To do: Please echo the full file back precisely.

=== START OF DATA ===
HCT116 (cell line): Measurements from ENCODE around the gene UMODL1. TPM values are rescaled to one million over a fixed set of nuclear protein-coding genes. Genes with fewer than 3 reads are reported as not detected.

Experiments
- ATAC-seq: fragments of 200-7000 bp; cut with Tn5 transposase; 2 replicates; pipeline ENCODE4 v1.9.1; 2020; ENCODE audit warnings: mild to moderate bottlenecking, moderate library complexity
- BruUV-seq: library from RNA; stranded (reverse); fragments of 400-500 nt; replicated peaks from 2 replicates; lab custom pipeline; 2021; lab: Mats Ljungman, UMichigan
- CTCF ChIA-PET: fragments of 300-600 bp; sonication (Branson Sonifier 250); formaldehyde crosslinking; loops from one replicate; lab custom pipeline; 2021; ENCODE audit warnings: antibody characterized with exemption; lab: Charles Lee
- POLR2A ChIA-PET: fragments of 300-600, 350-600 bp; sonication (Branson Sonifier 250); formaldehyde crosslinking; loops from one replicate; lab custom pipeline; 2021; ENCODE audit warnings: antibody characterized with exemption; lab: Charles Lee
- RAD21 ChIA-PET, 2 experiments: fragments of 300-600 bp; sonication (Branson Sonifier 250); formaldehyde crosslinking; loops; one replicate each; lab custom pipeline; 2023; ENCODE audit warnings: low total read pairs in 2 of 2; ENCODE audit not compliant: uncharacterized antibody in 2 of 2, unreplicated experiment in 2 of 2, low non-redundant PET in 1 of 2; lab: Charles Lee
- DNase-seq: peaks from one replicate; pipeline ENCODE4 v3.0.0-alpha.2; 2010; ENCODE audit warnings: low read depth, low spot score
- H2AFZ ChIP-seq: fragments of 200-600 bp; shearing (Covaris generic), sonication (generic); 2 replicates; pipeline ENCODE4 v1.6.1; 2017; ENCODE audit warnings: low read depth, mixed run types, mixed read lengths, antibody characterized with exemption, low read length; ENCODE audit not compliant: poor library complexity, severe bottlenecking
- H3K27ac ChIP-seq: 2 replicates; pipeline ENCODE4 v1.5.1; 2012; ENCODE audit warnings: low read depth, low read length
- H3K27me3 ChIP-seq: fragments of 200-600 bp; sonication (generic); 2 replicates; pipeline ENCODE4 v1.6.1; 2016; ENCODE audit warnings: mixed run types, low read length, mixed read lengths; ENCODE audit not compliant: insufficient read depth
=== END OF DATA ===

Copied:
HCT116 (cell line): Measurements from ENCODE around the gene UMODL1. TPM values are rescaled to one million over a fixed set of nuclear protein-coding genes. Genes with fewer than 3 reads are reported as not detected.

Experiments
- ATAC-seq: fragments of 200-7000 bp; cut with Tn5 transposase; 2 replicates; pipeline ENCODE4 v1.9.1; 2020; ENCODE audit warnings: mild to moderate bottlenecking, moderate library complexity
- BruUV-seq: library from RNA; stranded (reverse); fragments of 400-500 nt; replicated peaks from 2 replicates; lab custom pipeline; 2021; lab: Mats Ljungman, UMichigan
- CTCF ChIA-PET: fragments of 300-600 bp; sonication (Branson Sonifier 250); formaldehyde crosslinking; loops from one replicate; lab custom pipeline; 2021; ENCODE audit warnings: antibody characterized with exemption; lab: Charles Lee
- POLR2A ChIA-PET: fragments of 300-600, 350-600 bp; sonication (Branson Sonifier 250); formaldehyde crosslinking; loops from one replicate; lab custom pipeline; 2021; ENCODE audit warnings: antibody characterized with exemption; lab: Charles Lee
- RAD21 ChIA-PET, 2 experiments: fragments of 300-600 bp; sonication (Branson Sonifier 250); formaldehyde crosslinking; loops; one replicate each; lab custom pipeline; 2023; ENCODE audit warnings: low total read pairs in 2 of 2; ENCODE audit not compliant: uncharacterized antibody in 2 of 2, unreplicated experiment in 2 of 2, low non-redundant PET in 1 of 2; lab: Charles Lee
- DNase-seq: peaks from one replicate; pipeline ENCODE4 v3.0.0-alpha.2; 2010; ENCODE audit warnings: low read depth, low spot score
- H2AFZ ChIP-seq: fragments of 200-600 bp; shearing (Covaris generic), sonication (generic); 2 replicates; pipeline ENCODE4 v1.6.1; 2017; ENCODE audit warnings: low read depth, mixed run types, mixed read lengths, antibody characterized with exemption, low read length; ENCODE audit not compliant: poor library complexity, severe bottlenecking
- H3K27ac ChIP-seq: 2 replicates; pipeline ENCODE4 v1.5.1; 2012; ENCODE audit warnings: low read depth, low read length
- H3K27me3 ChIP-seq: fragments of 200-600 bp; sonication (generic); 2 replicates; pipeline ENCODE4 v1.6.1; 2016; ENCODE audit warnings: mixed run types, low read length, mixed read lengths; ENCODE audit not compliant: insufficient read depth